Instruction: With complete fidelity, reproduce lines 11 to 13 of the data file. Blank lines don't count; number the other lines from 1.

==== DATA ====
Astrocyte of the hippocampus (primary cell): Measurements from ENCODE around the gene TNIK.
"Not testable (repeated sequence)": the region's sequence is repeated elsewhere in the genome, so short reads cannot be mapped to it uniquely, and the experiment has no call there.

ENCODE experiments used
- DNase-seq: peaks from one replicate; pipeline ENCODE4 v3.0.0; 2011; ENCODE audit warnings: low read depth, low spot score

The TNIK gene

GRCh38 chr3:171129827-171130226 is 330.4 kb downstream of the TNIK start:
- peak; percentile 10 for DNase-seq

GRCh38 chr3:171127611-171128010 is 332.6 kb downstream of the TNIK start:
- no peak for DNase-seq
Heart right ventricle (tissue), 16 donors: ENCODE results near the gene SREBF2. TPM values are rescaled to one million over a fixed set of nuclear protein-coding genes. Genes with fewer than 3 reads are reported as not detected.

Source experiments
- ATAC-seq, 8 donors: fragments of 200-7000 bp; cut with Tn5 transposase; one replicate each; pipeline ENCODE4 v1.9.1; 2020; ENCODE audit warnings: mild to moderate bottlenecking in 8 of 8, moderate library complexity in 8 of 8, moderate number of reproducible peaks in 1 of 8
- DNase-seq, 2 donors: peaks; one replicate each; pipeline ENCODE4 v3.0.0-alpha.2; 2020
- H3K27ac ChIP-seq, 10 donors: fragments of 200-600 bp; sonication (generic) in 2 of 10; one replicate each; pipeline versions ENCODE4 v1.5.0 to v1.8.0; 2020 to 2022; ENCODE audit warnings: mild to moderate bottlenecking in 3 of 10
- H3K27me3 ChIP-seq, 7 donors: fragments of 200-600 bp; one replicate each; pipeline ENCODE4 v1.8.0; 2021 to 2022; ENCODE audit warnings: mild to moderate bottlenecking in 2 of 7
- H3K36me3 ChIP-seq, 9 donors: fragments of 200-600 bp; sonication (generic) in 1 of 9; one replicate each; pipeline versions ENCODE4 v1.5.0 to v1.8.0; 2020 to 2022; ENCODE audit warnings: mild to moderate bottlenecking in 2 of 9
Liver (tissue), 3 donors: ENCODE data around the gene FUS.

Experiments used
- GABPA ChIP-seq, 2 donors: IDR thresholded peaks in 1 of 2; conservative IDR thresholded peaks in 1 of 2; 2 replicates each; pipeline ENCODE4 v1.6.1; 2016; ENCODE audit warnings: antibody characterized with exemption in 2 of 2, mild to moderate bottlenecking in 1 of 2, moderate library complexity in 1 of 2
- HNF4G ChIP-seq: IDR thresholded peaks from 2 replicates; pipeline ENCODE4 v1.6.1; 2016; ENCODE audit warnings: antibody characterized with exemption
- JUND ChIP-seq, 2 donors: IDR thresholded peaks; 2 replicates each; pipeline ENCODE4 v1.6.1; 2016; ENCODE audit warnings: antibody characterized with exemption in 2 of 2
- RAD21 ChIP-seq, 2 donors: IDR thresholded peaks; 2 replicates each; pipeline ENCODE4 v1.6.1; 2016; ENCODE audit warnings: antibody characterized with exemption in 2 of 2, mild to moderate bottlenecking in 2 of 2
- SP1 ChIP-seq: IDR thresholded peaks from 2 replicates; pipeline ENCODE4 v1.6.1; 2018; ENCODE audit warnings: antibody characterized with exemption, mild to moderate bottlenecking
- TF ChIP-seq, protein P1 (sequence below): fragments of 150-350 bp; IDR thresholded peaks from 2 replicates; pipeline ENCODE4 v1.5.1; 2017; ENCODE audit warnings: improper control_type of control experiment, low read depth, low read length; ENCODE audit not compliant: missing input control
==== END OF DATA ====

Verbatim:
Source experiments
- ATAC-seq, 8 donors: fragments of 200-7000 bp; cut with Tn5 transposase; one replicate each; pipeline ENCODE4 v1.9.1; 2020; ENCODE audit warnings: mild to moderate bottlenecking in 8 of 8, moderate library complexity in 8 of 8, moderate number of reproducible peaks in 1 of 8
- DNase-seq, 2 donors: peaks; one replicate each; pipeline ENCODE4 v3.0.0-alpha.2; 2020